Julie Bromberg and Danielle Shapiro, MD, MPH, Cancer Prevention and Treatment Fund
Ovarian cancer is especially traumatic for young women, because it is often diagnosed when the disease is advanced. Standard treatment usually includes having both ovaries, fallopian tubes, and the uterus removed. While this “radical” surgery was once considered the safe option, the procedure left younger women with early menopause and unable to become pregnant. Now, many young women have the option of “fertility sparing surgery,” which removes one ovary and one tube.
A 2017 study in the Journal of Obstetrics & Gynecology found that women below age 40 who have early-stage epithelial† ovarian cancer can be safely treated without losing their fertility. Women in the study had an 89% chance of surviving at least 10 years after their surgery, whether they had the standard surgery or the fertility-sparing surgery.
A similar 2017 study in the Journal of Gynecologic Oncology examined premenopausal women under age 50 with a more aggressive type of ovarian cancer called early-stage ovarian clear cell cancer. At 5 years after surgery, 90% of women who did not have their uterus removed were alive compared to 88% of women who did. Similarly, 93% of women who had one ovary removed were alive compared to 85% who had both ovaries removed.
The traditional treatment approach for ovarian cancer was to remove the organs to prevent the cancer from coming back. The uterus was also removed, because it was assumed to be safer to remove a nearby organ where cancer could grow. Younger women who were treated for ovarian cancer underwent early menopause (known as surgical menopause) because of the greatly reduced level of estrogen hormones in their bodies, and lost their ability to have children.
Since the 2017 studies only included pre-menopausal women under age 50 with Stage 1 ovarian cancer, it is impossible to know whether older women would have similar survival rates under similar circumstances. Fertility-preserving treatment is risky for women with stage II or later stage ovarian cancer.
Cancer surgery has evolved over the years, becoming less radical. For example, breast cancer used to be treated by removing the entire breast and the muscles underneath, instead of just the cancer and a small area of healthy tissue around it. Eventually, research proved that women lived just as long with much less radical surgery, and now early-stage breast cancer is often treated by removing just the cancer, rather than one or both breasts. The latest research indicates that breast cancer patients’ survival is slightly better with the less radical surgeries. (Read more on breast conserving surgery here.)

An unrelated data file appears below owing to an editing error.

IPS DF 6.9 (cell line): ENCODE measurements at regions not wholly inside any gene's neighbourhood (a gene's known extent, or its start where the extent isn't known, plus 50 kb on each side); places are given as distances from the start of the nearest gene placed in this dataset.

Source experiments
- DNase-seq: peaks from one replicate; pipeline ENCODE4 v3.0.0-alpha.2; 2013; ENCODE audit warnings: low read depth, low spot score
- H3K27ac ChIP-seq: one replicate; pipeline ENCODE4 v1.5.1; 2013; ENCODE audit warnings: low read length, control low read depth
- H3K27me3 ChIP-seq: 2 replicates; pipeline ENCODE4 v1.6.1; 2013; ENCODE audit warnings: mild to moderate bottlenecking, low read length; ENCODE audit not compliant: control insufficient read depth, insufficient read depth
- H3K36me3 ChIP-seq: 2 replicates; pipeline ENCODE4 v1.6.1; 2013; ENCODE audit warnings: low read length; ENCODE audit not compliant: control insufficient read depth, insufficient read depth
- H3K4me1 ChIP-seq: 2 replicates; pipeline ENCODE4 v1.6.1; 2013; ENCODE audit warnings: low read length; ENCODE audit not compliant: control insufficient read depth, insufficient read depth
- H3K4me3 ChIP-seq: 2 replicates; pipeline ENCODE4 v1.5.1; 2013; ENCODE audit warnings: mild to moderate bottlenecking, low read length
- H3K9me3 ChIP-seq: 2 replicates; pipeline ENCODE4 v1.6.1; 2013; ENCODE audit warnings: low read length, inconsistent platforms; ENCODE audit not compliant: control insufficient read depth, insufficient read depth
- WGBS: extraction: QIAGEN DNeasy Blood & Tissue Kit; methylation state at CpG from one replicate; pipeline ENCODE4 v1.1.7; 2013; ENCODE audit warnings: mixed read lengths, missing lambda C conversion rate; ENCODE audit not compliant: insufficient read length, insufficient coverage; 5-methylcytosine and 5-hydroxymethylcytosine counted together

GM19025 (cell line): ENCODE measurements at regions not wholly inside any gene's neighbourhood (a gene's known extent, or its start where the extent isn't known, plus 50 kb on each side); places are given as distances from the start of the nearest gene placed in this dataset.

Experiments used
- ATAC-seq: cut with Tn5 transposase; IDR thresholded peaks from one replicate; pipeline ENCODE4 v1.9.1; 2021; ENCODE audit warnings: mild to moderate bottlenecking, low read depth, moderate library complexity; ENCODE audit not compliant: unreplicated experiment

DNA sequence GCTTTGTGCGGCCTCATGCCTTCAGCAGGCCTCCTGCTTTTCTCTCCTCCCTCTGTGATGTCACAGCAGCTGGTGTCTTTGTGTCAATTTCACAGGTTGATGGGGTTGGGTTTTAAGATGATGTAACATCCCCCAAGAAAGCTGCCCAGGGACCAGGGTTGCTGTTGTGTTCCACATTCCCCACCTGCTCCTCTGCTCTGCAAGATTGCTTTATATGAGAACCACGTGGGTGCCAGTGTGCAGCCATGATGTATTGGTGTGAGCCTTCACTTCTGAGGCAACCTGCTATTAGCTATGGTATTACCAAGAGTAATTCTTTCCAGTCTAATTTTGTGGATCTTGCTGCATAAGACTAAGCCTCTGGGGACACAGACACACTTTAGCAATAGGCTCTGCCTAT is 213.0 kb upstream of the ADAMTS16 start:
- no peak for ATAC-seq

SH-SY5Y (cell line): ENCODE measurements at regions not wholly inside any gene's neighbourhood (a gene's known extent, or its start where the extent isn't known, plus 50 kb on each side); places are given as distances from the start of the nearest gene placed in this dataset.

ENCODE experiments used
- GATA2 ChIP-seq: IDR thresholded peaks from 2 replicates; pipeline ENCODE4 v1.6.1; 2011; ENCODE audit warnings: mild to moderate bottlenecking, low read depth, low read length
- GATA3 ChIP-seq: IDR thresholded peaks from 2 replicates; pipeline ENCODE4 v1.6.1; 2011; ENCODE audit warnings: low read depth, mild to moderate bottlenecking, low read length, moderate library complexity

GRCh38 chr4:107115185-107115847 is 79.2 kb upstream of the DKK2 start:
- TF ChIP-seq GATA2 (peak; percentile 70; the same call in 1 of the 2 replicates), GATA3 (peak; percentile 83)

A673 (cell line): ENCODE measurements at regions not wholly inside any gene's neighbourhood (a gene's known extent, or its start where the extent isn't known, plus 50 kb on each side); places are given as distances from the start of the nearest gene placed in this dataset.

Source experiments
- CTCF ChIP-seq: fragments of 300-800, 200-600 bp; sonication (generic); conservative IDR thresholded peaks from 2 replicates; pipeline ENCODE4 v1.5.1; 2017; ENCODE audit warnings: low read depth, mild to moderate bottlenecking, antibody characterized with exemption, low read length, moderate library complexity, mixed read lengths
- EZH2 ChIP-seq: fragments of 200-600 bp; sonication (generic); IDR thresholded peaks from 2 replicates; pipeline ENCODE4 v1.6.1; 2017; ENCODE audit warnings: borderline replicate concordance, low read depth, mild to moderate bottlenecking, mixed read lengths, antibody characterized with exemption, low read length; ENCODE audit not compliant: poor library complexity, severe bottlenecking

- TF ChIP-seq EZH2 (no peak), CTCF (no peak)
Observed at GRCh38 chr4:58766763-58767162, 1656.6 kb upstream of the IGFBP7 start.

What Happens after Ovarian Cancer Surgery?
After surgery, women need to see their physician frequently for clinical exams during the first 5 years. The Society of Gynecologic Oncologists (doctors specializing in women’s cancers) recommends the following :
- In the first 2 years after surgery, women should have a regular exam, including an exam of the pelvis and lymph nodes every 3 months (or 4 times a year).
- In the third year, women should have exams every 4-6 months (or 2-3 times a year).
- In the fourth and fifth year, women should have exams every 6 months (or twice a year).
- After 5 years, women can resume annual exams.
- A blood test that checks for a tumor marker (CA-125) is optional.
- CT scan should be done only when the doctor is concerned the cancer has recurred.
How can you Detect Ovarian Cancer Early?
For all cancers, early treatment greatly increases the chances of survival. Unfortunately, the early symptoms of ovarian cancer are easily confused with less serious problems, making it difficult for women to know if they need to be tested for ovarian cancer.
If a woman has any of the following symptoms every day for more than 2 weeks, or if the symptoms are more severe or unusual for her, she should talk to her doctor about being tested for ovarian cancer:
- Feeling bloated or swelling in the stomach area
- Pain in the stomach area
- Difficulty eating or feeling full
- Gas, bloating, or constipation
The Bottom Line
Treatments that preserve the uterus and at least part of one ovary, instead of removing the uterus and both ovaries, can be safe for women younger than 50 who have Stage 1 epithelial ovarian cancer. Premenopausal women with early-stage ovarian cancer who want to preserve their fertility should find a doctor who is experienced in that treatment and find out whether it is a safe option for them.
- Melamed A, Rizzo AE, Nitecki R, Gockley AA, Bregar AJ, Schorge JO, delCarmen MG, and Rauh-Hain JA. (2017). All-Cause Mortality After Fertility-Sparing Surgery for Stage I Epithelial Ovarian Cancer. Obstetrics & Gynecology, 130 (1): 71-79. doi: 10.1097/AOG.0000000000002102
- Nasioudis, D., Chapman-Davis, E., Frey, M. K., Witkin, S. S., & Holcomb, K. (2017). Could fertility-sparing surgery be considered for women with early stage ovarian clear cell carcinoma? Journal of Gynecologic Oncology, 28(6), e71. http://doi.org/10.3802/jgo.2017.28.e71
- Medscape. Ovarian Cancer Guidelines. (2016, Aug. 22). Available Online: https://emedicine.medscape.com/article/2500016-overview#showall
- National Cancer Institute. Ovarian Epithelial, Fallopian Tube, and Primary Peritoneal Cancer Treatment (PDQ®)–Patient Version. (2017, Oct. 13). Available Online: https://www.cancer.gov/types/ovarian/patient/ovarian-epithelial-treatment-pdq
† 85%-90% of all ovarian cancers are epithelial